IATF 16949: Lessons Learned and Clarifications
Among automotive suppliers, the last few years have been characterized by the need to transition to IATF 16949. Now that this is behind us, our US office has taken a look back to see what lessons have been learned, and what clarifications were received from IAOB and VDA. We would like to share this with our international readers in order to help everyone to continue to move forward and prepare for ongoing compliance.
Translators: It is required that if there are employees that do not speak the language of the audit or if the auditor does not speak the language of the audit there must be a translator. Twenty percent (20%) must be added to each area using a translator. Supervisors and managers in the company are not acceptable translators. For this reason, in the immediate future we must use one of the following:
- a translation device provided by the auditor or the organization,
- an external 3rd party hired by the certification body (CB/DQS), or
- an external 3rd party hired by the organization that will be under total control of the auditor.
Please let the auditors know in the planning phase if translators are needed and in which processes they will be required.
Consultants: Consultants are acceptable to use in developing and maintaining your QMS. However, during an audit by your CB, consultants cannot be on site. This is per the rules 5th edition.
Remote location support: This has been difficult for many organizations especially those that have multiple sites and remotes that interface. Please consider this as one interaction matrix controlled by a single source. Everyone should be aware of this matrix and have access to it. Corporate schemes are required to have this interaction matrix. One of the biggest gaps are the understanding of support activities between locations. We are matching the support activities identified on the certificate to the support location CB audit reports. If they are not in alignment, non-conformances are issued by the auditor.
Remote location audits by the CB: If the remote is being audited in conjunction with a site and the remote only supports that site being audited then the remote can be included in the sites report. If the remote supports even one additional site, there has to be planning and reporting separate from the site. In other words, the remote must have its own planning activities by the CB and a separate report identifying clearly the supporting functions it provides for each site it supports.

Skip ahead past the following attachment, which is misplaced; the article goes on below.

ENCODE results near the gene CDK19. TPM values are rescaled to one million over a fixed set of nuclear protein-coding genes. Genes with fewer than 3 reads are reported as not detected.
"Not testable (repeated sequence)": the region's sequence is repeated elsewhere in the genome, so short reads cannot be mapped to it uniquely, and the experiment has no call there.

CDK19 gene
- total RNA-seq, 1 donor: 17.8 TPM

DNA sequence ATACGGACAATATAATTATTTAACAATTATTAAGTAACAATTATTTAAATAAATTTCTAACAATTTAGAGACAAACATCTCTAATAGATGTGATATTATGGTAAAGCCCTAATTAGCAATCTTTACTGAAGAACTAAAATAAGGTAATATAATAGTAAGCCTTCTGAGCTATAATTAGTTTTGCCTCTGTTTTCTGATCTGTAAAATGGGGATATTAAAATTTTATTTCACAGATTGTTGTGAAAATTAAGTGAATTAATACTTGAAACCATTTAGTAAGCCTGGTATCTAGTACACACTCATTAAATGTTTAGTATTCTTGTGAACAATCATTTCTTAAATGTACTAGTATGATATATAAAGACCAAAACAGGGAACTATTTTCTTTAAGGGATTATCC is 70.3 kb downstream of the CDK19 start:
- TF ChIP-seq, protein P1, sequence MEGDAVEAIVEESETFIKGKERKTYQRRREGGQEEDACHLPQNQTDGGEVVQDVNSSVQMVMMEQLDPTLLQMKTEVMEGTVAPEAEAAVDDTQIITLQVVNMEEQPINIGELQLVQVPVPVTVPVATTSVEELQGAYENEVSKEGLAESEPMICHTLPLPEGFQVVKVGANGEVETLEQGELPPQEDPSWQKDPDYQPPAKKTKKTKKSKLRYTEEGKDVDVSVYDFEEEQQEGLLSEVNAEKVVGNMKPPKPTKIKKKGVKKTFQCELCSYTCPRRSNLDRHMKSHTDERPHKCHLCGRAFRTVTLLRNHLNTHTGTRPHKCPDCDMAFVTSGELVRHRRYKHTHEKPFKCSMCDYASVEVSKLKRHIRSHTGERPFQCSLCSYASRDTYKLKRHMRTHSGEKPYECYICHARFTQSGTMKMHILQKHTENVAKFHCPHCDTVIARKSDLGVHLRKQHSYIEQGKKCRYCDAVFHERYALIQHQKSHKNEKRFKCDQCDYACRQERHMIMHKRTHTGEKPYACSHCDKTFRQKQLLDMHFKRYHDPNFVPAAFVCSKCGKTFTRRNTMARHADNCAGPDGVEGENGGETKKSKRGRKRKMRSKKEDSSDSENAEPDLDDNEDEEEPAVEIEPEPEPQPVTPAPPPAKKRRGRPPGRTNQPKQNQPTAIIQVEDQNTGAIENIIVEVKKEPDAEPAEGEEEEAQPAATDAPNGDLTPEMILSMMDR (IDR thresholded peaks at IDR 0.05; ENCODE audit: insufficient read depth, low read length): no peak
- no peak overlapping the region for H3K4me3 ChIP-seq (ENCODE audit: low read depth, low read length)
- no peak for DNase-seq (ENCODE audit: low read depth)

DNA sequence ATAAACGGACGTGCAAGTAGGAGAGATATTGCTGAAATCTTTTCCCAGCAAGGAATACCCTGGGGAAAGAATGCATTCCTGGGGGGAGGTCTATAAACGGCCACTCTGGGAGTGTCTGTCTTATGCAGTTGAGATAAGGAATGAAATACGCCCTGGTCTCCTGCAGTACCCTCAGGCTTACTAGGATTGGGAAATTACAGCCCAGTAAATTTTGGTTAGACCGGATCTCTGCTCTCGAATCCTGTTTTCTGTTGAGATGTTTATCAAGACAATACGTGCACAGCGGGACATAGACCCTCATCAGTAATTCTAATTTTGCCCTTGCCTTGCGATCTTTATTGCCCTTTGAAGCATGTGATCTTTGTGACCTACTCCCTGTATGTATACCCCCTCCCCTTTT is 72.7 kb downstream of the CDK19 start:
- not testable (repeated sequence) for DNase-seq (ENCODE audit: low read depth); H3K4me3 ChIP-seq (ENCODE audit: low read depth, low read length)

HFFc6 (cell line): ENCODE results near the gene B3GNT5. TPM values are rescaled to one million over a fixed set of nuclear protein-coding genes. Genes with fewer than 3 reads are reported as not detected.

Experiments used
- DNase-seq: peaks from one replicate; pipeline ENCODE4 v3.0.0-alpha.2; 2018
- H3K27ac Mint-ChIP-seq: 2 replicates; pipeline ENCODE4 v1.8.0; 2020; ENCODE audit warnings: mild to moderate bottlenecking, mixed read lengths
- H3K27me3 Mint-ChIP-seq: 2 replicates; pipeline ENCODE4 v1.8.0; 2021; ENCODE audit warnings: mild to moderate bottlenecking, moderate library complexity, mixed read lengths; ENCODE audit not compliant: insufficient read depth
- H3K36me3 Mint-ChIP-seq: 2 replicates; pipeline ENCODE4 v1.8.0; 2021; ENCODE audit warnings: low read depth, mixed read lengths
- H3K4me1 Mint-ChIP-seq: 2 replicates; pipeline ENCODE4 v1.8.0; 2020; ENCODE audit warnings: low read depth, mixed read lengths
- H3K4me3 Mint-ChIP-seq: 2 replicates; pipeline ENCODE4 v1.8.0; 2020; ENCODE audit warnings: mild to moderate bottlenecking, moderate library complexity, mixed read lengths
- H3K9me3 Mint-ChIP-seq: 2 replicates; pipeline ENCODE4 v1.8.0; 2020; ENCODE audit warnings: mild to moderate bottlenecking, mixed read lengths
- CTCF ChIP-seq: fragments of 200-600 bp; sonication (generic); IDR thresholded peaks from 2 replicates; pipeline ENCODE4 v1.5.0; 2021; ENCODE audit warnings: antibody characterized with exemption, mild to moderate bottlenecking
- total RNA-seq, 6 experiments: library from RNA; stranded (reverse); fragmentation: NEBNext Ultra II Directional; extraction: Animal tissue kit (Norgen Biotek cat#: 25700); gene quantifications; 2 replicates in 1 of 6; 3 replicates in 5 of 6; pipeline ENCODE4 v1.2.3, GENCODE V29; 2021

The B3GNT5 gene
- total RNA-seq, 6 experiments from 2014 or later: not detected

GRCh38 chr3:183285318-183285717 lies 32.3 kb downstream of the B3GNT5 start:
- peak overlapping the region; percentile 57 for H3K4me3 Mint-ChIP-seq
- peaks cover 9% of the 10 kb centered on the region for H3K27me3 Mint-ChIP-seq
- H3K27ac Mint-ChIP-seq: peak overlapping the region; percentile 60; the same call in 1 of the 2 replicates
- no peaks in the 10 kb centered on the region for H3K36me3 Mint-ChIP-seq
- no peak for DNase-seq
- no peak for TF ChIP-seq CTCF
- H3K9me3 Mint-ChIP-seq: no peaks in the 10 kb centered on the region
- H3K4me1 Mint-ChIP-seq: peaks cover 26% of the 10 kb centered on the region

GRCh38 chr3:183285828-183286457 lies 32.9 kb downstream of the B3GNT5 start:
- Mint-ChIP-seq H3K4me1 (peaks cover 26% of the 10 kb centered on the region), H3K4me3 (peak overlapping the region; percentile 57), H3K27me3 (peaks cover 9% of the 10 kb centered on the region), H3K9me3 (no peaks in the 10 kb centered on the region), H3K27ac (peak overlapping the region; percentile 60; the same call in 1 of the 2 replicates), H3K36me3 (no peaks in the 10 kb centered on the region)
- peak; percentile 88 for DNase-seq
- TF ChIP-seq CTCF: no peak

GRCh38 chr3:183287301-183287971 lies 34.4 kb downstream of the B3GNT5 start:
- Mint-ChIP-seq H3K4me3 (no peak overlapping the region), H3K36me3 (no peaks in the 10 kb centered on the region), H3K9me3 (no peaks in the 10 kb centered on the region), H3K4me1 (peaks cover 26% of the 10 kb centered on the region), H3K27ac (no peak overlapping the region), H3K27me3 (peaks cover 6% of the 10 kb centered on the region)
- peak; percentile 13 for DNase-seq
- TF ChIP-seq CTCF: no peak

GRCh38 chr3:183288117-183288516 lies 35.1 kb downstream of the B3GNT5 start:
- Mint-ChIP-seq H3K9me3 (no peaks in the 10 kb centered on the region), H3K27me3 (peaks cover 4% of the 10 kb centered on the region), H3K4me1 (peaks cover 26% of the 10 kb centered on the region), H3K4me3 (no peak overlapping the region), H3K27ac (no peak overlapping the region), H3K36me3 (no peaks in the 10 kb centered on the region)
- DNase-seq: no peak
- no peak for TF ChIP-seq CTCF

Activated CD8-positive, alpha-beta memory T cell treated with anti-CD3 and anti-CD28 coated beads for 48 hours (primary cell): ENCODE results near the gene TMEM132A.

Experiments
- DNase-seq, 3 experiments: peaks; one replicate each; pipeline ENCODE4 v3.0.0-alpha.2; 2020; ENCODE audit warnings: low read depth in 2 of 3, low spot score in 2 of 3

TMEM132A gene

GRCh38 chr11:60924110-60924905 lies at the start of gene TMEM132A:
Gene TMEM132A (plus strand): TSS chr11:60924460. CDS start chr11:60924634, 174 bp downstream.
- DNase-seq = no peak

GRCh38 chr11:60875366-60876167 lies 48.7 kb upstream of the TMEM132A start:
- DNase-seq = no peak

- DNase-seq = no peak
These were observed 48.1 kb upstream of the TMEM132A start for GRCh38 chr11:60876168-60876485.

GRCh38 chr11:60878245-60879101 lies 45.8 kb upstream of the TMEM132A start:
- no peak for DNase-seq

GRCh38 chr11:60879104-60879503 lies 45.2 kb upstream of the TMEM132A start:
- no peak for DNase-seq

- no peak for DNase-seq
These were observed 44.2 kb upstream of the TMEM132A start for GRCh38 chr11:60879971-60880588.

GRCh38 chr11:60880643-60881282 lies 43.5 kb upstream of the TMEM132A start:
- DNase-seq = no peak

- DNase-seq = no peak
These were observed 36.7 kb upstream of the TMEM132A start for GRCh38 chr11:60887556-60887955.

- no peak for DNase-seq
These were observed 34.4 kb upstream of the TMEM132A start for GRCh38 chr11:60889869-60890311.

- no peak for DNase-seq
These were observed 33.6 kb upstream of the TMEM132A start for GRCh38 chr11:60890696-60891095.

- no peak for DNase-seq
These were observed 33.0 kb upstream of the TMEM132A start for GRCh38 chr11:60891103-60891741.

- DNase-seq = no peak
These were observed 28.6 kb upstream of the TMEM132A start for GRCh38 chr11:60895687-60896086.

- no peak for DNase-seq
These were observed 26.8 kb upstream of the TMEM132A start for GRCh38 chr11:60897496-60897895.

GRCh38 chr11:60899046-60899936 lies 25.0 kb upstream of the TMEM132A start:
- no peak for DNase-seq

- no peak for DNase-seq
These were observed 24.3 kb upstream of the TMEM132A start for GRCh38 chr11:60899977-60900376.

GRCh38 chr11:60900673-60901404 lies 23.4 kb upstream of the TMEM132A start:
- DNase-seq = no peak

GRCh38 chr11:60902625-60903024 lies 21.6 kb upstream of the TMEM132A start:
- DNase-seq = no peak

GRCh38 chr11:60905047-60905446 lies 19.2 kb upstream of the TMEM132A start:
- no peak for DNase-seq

Corrective action responses to the CB: In order to achieve the necessary significant improvements in this area. I presented at AIAG Quality Summit September 18, 2018 on this subject. Please go to www.aiag.org (log in, go to events, past events, AIAG Quality Summit 2018) and download the presentation. I believe this will help everyone understand what is required.
Process identification: People are still struggling with identification of processes. I recommend putting the standard and CSRs in a cabinet and locking them away until you have identified your processes. Processes should be identified by the team. Processes should be in the naming convention that people use to refer to them on a daily basis. Before you worry about mapping in the standard and customer specific requirements (CSRs), identify your processes. This should clearly describe your business and their interactions. Too many people are still trying to align everything to the standard first. This is not the intent. Define who you are and then figure out where the standard and CSRs fit.
We hope this helps for everyone to move forward to smoother and focused activities in achieving and maintaining certification to IATF 16949.
The author Cindy Soltis is DQS Lead Auditor for IATF and ISO 9001 at DQS Inc., as well as competency verifier and qualifier, with over 30 years of professional experience in automotive manufacturing and quality management systems. Find out more at www.dqsus.com.
Dieter Stadler and the Corporate Marketing Team